New Chevrolet Equinox crossover SUV is plenty pleasing

Chevrolet is General Motors' biggest brand, so it needs to excel wherever it competes.

It hasn't always — and that was apparent with the former version of its Equinox compact crossover SUV, which became almost an afterthought in a hot slice of the market. Buyers moving out of big SUVs into modest-size models that use less fuel and cost less to buy, insure and maintain, hadn't much considered Equinox. Honda sold three times as many CR-Vs last year; Toyota sold twice as many RAV4s.

Chevy's revamped 2010 Equinox should do better. It's based on the previous model's chassis — itself an evolution of the 2002 Saturn Vue underpinnings, according to Robert Reuter, chief engineer for GM's compact crossovers worldwide. But everything else about it is significantly sweeter.

The new Equinox styling trumps the small-SUV field — a fashion model among the sweat-suited masses.

No hybrid is available. GM's two-mode hybrid system "was ready to go" for the Vue this summer. But post-Chapter 11, GM has axed Saturn, and the two-mode hybrid is "an expensive system, and right now we're not going to announce any plans" to use it in the Equinox, Reuter says.

Based on suburban scooting in a nicely equipped, four-cylinder, front-drive test model ($28,625) and a more-optioned V-6 all-wheel drive ($33,235), here's what to expect.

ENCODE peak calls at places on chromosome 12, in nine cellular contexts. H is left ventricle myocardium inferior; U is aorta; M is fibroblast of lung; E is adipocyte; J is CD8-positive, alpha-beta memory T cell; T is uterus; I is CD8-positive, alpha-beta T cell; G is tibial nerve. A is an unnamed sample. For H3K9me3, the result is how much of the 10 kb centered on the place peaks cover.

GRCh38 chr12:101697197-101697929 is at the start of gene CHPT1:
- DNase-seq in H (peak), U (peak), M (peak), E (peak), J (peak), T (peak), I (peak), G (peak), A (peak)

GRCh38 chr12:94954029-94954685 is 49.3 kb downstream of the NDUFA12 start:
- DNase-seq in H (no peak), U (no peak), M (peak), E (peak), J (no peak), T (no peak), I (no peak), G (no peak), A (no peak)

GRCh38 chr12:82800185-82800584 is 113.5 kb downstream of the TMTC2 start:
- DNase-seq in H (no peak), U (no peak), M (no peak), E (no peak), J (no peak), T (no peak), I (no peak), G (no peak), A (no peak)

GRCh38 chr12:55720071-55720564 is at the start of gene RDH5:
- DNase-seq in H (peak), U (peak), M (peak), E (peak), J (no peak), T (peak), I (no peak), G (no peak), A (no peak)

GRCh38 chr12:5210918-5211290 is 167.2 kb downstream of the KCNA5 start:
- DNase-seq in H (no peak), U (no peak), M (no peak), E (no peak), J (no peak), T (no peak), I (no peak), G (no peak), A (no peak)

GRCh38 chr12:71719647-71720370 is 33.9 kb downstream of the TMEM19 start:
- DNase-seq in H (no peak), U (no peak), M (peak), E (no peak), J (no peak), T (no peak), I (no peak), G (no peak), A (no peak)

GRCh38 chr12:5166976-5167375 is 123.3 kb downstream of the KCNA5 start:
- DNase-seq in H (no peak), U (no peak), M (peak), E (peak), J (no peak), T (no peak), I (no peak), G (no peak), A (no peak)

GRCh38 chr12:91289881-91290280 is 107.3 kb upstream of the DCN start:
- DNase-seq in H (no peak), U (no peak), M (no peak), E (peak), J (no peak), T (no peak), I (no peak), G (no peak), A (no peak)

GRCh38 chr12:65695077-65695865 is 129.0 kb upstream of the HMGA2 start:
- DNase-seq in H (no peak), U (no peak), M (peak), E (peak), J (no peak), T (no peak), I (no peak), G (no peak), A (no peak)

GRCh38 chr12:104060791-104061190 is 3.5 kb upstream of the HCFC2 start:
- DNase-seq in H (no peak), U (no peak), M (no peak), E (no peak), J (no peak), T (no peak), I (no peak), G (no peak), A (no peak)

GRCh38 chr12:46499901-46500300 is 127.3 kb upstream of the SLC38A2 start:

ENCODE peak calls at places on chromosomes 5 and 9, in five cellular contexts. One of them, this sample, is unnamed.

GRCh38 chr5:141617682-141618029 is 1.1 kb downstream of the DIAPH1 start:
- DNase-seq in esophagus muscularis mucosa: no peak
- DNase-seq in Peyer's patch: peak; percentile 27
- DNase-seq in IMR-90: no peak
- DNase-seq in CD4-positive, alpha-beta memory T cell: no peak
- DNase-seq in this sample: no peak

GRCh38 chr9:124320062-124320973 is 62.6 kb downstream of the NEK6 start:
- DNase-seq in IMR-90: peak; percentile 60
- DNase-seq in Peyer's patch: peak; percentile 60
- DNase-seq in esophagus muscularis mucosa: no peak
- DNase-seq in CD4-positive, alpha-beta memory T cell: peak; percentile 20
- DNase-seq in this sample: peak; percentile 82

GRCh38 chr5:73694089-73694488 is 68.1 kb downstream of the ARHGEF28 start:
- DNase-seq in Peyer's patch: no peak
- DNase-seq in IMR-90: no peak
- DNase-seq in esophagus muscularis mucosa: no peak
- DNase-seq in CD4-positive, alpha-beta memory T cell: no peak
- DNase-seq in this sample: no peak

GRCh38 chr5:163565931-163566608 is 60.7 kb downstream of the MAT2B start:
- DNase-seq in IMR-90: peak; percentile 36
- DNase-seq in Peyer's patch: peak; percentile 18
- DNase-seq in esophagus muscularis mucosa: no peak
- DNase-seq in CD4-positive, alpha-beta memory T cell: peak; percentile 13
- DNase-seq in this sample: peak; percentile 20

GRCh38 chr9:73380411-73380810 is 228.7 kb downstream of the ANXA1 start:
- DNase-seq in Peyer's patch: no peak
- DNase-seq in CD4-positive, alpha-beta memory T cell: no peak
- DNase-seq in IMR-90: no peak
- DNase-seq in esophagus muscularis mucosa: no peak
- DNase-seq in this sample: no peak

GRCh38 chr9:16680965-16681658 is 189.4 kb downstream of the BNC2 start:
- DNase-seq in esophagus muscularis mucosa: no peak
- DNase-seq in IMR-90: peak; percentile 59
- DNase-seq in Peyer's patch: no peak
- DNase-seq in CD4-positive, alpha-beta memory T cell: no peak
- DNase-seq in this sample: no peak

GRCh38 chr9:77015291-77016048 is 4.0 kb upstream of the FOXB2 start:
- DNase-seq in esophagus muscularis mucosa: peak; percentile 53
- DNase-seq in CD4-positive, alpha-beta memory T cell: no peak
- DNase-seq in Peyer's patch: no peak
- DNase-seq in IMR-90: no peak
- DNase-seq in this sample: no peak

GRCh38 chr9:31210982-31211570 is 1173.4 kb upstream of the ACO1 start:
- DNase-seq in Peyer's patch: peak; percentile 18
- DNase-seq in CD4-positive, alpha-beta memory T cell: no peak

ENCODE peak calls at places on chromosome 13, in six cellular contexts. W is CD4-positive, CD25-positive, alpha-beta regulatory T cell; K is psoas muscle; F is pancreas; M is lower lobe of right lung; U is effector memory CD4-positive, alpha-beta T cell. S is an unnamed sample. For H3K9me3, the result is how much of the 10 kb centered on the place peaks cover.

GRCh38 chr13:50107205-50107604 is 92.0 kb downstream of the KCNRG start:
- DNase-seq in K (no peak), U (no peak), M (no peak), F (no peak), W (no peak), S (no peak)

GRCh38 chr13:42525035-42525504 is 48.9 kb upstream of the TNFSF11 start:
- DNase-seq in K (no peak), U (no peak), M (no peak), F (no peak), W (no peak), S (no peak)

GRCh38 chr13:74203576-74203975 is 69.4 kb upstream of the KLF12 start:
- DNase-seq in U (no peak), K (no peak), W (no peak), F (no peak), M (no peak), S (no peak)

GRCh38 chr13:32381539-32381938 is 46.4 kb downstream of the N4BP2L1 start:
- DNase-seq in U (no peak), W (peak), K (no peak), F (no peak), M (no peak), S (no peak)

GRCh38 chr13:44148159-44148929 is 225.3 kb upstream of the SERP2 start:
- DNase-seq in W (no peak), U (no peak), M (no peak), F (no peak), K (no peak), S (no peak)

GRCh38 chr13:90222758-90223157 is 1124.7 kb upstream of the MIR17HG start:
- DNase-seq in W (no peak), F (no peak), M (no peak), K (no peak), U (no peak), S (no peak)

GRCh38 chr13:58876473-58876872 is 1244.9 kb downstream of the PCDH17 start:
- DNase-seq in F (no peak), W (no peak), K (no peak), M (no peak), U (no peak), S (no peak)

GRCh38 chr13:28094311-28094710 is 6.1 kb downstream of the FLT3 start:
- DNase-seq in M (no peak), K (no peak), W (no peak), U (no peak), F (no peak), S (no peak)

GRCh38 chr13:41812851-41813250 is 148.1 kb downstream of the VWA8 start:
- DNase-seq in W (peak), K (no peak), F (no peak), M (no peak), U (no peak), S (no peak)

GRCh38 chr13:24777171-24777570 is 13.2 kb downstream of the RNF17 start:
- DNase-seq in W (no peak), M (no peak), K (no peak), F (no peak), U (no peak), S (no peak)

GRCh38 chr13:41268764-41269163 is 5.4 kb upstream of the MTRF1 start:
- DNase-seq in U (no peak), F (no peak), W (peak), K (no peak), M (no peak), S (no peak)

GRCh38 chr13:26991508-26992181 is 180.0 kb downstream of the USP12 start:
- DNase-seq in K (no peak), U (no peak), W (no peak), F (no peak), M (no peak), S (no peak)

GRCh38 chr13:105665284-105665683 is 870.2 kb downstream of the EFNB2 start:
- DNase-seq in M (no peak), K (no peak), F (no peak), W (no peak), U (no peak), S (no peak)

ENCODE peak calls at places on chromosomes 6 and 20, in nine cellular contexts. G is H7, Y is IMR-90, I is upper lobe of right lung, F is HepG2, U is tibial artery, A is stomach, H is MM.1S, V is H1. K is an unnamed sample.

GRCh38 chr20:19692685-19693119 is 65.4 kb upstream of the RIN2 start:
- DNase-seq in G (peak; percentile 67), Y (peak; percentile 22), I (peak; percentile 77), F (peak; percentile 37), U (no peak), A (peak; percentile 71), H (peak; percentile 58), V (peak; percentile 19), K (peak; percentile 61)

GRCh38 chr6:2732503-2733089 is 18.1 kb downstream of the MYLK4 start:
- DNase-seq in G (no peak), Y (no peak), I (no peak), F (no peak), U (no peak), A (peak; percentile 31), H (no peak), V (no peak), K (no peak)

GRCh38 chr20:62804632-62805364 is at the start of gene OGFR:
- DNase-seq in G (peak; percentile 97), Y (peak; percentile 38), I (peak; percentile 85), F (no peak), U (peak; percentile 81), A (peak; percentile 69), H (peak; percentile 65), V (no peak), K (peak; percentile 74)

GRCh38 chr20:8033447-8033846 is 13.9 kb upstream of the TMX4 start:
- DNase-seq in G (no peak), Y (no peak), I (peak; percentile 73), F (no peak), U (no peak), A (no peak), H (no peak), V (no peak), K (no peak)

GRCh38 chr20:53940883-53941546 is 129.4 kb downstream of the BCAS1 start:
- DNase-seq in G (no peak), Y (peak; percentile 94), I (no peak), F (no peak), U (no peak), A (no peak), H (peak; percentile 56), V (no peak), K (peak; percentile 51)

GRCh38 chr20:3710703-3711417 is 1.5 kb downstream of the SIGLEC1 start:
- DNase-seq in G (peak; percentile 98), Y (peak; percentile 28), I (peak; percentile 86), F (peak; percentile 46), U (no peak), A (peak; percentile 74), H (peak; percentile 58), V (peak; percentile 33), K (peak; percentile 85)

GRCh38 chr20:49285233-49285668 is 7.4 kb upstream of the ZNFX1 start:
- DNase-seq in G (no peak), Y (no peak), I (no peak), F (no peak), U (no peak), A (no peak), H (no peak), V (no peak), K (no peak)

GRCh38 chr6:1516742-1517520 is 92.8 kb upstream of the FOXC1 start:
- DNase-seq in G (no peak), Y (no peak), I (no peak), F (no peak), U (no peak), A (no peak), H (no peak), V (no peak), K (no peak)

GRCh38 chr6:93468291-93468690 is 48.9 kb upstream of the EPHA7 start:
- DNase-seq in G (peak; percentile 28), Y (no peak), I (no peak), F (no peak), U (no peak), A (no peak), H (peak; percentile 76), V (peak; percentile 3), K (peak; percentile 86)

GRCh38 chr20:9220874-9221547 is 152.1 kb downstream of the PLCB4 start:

Good stuff:

•The base four-cylinder will be plenty for most folks. And it's not only more powerful but also more fuel-efficient than most rivals.

Still, with four aboard plus lots of luggage, you wouldn't want to tackle the Rockies in the four-banger.

The optional V-6 was a hot rod that begged to be flogged because it responded so delightfully and emitted a striking growl, more tenor than bass, doing so. Worked just fine driven gently, too, but not as much fun.

•The leather-festooned interiors in the test vehicles were unexpectedly classy. Well-designed accent lighting was a premium touch. Controls operated smoothly, with upscale feel.

•Dynamics were good. Not common in SUVs, but the Chevy steering and cornering were sporty, especially in the V-6. Brake pedal felt dead, though Chevy claims Equinox stops better than rivals.

•Utility factor was high. Center console storage area was deep enough to stow a laptop computer on end. Tunnels at the edge of the console opening were big enough for coiled cords. No need to stretch out charging cords just to fit through a tight access channel, as in most vehicles.

Rear seat slid fore and aft 8 inches for your choice of big-adult legroom and knee room or, in the forward position, extra cargo space behind. Seat-back angle also is adjustable.

Optional power tailgate lifted at a touch on the handle or the remote or the button inside, and provided an adjustment for those who want the gate to rise not so high, as when parking in a low-ceiling garage.

•Comfort's good. Front seats felt lumpy at first sit, but quickly seemed to pass the Goldilocks/Baby Bear test: Juuuust right. And the back's spaciousness and adjustability keep the cheap seats quiet, even on long jogs.

•The feel is right. The old-school "thunk" when you close the doors. The taut handling and firm ride. The pleasing colors and textures. Sometimes the Equinox felt more like a Caddy than a Chevy.

Bad stuff:

•Transmission's not housebroken. Yeah, it's a six-speed in a segment populated by four- and five-speed automatics, and you have to give GM credit for that.

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